Worcester Cathedral
Worcester Cathedral

Worcester Cathedral is blessed with one of the most pleasing locations of any English cathedral, with the possible exception of Durham. The cathedral sits on level ground beside the River Severn, and seen from the river - the favoured viewpoint for guidebook photographers - the aspect is of timeless serenity.

Approach through the city on foot, however, and your first impression may be one of disappointment, for heavy restoration work in the Victorian period has left its mark. Almost all the outer stonework is Victorian, as are the west front and the eastern end of the building. The cathedral precincts are hemmed in by modern brick buildings, so that it can be hard to get a good view.

The cathedral is surrounded by surviving bits and pieces of the Benedictine monastery that was founded here in 680AD. The remains of the cloister and the walled gardens create a quadrangle which gives the cathedral close the intimate air of an Oxford college.

In 680 the see of Worcester was created by the monks of Whitby, under the protection of the powerful kings of Mercia. In the 9th century Viking raiders travelled up the Severn, causing the monks to scatter and flee for their lives. In the relative peace following the Viking period, monasticism flourished and the Benedictine monastery here became one of the most powerful in the land.

The Elgar Memorial
The Elgar Memorial

The story of the growth of Worcester Cathedral from these Saxon roots is dominated by two men, Bishops Oswald and Wulstan. Oswald, later St. Oswald, was made bishop in 961AD. It was he who established the monastery church, or minster.

In 1062 Wulstan became bishop, a position he was to hold under the most difficult of circumstances through the Norman invasion. Wulstan was the only Saxon bshop to retain his see under the Normans, a reward for repeatedly preaching that the English defeat was a punishment from heaven for their sins.

Wulstan made the decision to pull down Oswald's church and build a fine new cathedral. Only small portions of the transepts remain above ground from Wulstan's building, but below ground it is a different story; the crypt constructed by Wulstan to contain the shrine of Oswald is a remarkable bit of architecture, and one of the most attractive parts Worcester Cathedral. Around 1120 a round chapter house was added.

Wulstan was canonised in 1203, and Worcester became a popular centre of pilgrimage. When King John lay dying of his famous "surfeit of peaches" in 1216, he asked to be buried in Worcester Cathedral, and his wish was carried out. His tomb is fanciful creation of dark Purbeck marble topped with an effigy. Just 2 years later the church was rededicated in the presence of John's son, Henry III.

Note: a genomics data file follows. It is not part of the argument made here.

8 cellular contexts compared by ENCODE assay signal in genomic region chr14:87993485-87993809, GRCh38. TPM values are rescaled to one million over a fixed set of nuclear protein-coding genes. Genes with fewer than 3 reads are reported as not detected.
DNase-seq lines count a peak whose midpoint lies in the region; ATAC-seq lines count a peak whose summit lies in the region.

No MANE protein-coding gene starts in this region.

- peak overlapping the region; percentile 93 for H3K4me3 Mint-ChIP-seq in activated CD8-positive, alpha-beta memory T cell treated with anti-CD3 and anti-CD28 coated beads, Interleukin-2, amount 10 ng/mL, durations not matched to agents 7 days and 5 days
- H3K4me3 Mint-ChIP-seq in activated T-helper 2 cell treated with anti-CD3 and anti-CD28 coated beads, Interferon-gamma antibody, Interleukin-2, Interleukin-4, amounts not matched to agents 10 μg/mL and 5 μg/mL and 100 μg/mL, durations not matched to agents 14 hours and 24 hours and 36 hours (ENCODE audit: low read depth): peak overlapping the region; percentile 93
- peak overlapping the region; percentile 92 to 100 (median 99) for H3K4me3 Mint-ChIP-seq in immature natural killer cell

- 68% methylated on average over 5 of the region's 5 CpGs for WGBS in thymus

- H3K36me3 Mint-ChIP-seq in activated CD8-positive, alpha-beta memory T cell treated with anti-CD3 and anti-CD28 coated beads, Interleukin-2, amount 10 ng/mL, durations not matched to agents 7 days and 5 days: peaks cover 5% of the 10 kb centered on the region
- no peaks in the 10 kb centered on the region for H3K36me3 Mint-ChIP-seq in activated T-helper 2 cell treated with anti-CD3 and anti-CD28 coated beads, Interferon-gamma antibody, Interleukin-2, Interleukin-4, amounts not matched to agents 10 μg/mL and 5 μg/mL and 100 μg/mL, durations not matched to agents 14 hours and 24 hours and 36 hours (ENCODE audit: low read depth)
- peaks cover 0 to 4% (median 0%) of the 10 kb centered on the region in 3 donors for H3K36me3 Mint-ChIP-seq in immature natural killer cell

Nearby is the Lady Chapel, begun by Bishop Blois in 1224. Blois also began the rebuilding of the choir, and there, too, much use was made of the Purbeck stone. The Lady Chapel and choir are ascribed to Alexander Mason, who may have been responsible for the nave at Lincoln.

The Norman nave was rebuilt in the 14th century, and a central tower added in 1374. The cloisters were created at the same time. There was also an octagonal bell tower outside the Lady Chapel, but this was destroyed during the Commonwealth.

As mentioned earlier, a large amount of restoration work was performed in the Victorian period, and the interior is blessed with some of the finest Victorian sculpture in England, some of it the work of Sir George Gilbert Scot.

Worcester Cathedral is home of the famous Three Choirs Festival, an annual choral event which is rotated between the cathedrals of Gloucester, Hereford, and Worcester. There is an exhibition in the crypt on the early history and Archeology of the cathedral.

Aside from King John, mentioned above, Worcester Cathedral is the final restiing place of several other luminaries. Prince Arthur, eldest son of Henry VII and heir to the Tudor throne, is buried in the choir, while in the nave lie two royal commanders-in-chief. Sir Thomas Lyttleton led the royal army under Charles I in the Civil War, while William Hamilton, who held the same post under Charles II, died from wounds inflicted during the Battle of Worcester.

The best views of Worcester Cathedral are to be had from the cricket grounds on the opposite bank of the Severn.

Photo tour
For more details of what to see, visit our Worcester cathedral photo gallery